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Wilkes-Barre vigil for transgender Oklahoma teen who died after attack

Alec Walker-Serrano speaks about trans rights and the death of Nex Benedict.
Alec Walker-Serrano speaks about trans rights and the death of Nex Benedict.

It was standing-room only at a Wilkes-Barre candlelight vigil for Nex Benedict, a transgender teen who died after an assault at their Oklahoma high school in early February. The local LGBTQ+ community shared words of sadness and anger, but also hope at downtown Wilkes-Barre’s THINK Center Thursday night.

“A pervasive culture of bullying” led to Benedict’s death, said Alec Walker-Serrano of NEPA Stands Up. It's up to communities around the country to organize and prevent more transgender youth from Benedict's fate, Walker-Serrano said.

Benedict, a 16-year-old nonbinary and transmasculine student, died one day after an attack in a bathroom at Owasso High School. Friends and family believe the assault was tied to Benedict’s gender identity. Officials have not publicly released an autopsy report and say an investigation into Benedict’s death is ongoing.

Students walked out of Owasso High School this week in protest of the staff's handling of Benedict's death. Walker-Serrano said direct action and contacting local representatives are key strategies for affecting pro-LGBTQ legislation that could have prevented Benedict's death.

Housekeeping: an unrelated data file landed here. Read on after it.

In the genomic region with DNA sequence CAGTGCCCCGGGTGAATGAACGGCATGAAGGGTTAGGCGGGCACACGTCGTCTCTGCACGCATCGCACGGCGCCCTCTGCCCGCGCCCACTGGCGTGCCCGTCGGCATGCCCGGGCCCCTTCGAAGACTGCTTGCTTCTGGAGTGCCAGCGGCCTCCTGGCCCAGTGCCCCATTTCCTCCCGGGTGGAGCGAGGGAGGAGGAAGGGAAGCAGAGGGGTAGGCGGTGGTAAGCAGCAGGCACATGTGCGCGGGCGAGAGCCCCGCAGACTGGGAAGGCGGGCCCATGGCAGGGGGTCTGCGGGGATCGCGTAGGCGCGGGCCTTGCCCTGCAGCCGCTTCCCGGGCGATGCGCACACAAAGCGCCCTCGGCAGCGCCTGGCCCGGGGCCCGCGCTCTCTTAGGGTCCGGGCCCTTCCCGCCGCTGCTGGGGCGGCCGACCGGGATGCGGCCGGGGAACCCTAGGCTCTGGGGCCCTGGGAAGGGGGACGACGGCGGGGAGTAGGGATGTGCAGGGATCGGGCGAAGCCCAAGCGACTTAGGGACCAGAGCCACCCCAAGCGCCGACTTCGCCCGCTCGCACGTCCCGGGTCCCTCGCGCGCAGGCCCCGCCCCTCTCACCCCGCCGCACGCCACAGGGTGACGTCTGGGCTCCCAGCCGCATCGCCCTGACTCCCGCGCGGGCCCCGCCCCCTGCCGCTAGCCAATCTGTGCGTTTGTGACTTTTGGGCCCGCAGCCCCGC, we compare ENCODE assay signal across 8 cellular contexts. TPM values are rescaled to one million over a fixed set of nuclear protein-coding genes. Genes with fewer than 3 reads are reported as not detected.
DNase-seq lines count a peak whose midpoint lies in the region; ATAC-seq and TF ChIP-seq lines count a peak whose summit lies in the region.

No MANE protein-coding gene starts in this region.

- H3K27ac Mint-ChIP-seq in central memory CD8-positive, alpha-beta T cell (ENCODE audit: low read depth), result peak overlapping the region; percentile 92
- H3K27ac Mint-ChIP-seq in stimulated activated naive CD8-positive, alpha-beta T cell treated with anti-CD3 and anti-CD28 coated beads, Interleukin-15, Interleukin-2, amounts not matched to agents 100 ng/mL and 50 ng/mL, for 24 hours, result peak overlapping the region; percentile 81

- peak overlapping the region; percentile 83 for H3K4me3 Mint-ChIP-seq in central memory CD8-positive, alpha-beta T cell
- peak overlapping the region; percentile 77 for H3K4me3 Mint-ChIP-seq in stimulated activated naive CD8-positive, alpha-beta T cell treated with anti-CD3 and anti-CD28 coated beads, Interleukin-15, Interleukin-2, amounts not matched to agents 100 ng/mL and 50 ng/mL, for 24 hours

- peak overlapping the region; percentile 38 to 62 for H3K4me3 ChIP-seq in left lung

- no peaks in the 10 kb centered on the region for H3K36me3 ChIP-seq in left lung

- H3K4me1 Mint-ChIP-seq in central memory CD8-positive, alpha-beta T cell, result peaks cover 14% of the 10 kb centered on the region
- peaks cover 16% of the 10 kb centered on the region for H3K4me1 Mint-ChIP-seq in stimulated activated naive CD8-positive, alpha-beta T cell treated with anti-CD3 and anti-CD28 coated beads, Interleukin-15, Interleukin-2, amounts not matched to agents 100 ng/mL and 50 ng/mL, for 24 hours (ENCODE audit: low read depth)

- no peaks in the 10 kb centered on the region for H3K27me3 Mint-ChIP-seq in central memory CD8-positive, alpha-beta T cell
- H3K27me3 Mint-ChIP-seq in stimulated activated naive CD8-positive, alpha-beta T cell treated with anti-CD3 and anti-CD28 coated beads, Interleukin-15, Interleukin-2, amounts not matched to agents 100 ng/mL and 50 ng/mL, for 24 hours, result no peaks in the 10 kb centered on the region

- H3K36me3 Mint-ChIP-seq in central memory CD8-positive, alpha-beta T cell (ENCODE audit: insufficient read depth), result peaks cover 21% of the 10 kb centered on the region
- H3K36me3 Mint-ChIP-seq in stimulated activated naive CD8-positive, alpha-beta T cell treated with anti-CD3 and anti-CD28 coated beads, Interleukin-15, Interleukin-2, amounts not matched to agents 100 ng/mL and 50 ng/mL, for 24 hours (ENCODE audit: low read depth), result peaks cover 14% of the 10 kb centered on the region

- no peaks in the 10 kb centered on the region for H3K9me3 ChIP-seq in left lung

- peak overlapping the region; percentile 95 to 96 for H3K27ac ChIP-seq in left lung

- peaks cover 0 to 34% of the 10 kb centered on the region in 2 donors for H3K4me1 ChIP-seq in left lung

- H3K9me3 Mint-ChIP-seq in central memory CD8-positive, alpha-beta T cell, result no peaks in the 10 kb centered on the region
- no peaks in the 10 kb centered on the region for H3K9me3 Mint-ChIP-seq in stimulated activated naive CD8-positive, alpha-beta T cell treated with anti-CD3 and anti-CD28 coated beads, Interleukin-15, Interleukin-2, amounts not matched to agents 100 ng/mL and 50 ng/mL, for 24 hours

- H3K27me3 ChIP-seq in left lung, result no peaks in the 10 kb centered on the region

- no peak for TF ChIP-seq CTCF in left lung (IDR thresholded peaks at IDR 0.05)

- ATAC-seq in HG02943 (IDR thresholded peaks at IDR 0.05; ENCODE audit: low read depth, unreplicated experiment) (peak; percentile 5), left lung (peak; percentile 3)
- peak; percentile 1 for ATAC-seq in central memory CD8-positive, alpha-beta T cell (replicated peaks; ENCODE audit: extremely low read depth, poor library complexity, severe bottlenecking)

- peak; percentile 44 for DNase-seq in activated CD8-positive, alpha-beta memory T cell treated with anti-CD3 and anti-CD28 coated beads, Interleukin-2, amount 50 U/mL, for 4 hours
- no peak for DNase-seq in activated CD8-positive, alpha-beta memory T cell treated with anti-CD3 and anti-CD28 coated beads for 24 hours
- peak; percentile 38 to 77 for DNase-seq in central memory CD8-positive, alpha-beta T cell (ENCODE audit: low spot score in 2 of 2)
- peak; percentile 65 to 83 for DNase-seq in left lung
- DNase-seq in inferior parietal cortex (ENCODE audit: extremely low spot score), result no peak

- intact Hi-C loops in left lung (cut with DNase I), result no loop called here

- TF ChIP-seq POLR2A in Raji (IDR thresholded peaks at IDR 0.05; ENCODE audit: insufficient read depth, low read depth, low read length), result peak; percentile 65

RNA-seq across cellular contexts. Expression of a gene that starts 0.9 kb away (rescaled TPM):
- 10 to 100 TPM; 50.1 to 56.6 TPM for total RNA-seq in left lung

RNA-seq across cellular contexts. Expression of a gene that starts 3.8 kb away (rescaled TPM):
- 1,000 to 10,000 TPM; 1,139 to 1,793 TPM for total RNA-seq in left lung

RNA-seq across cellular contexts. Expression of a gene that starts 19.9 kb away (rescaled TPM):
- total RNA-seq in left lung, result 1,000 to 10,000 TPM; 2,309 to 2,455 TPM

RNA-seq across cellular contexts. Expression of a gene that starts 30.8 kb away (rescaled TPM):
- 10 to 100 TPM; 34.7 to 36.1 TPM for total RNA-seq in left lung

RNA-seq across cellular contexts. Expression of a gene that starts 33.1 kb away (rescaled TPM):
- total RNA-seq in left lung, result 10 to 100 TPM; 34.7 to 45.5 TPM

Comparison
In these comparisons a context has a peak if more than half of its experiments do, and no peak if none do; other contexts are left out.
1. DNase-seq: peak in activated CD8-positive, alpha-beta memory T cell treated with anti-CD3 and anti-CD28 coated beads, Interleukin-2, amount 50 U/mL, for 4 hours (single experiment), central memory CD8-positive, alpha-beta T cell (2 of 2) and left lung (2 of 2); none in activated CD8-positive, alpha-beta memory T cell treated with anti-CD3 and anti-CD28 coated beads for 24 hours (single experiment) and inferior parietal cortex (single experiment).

The Wilkes-Barre vigil was the latest in memorials held around the country for Benedict.

"Love and support, knowledge and education can outweigh the hate," said Shea Hughes, an organizer with the Northeast Pa. Rainbow Alliance. Gender-affirming care for youth under age 18 is banned in Oklahoma, Hughes said. Policies restricting bathroom access for students' preferred gender identity in Okla. school may have contributed to the assault on Benedict, she said.

Representatives from the Northeast Pennsylvania Rainbow Alliance, the NEPA Pride Coalition and local universities shared resources for LGBTQ+ youth. The group Queer NEPA organizes monthly meetings for teen ages 11-17 in at the Valley Community Library Peckville. Organizers directed those interested to their Facebook page.

Seeing the wider LGBTQ community in person means a lot, said Jinx Leonard, who moved to Northeast Pa. in 2022. "I almost lost my life last year, because I thought I was alone," she said.

Leonard thanked the crowd for showing up for "a kid who lived 2,000 miles away."

Tom Riese is a multimedia reporter and the local host for NPR's All Things Considered. He comes to NEPA by way of Philadelphia. He is a York County native who studied journalism at Temple University.

You can email Tom at tomriese@wvia.org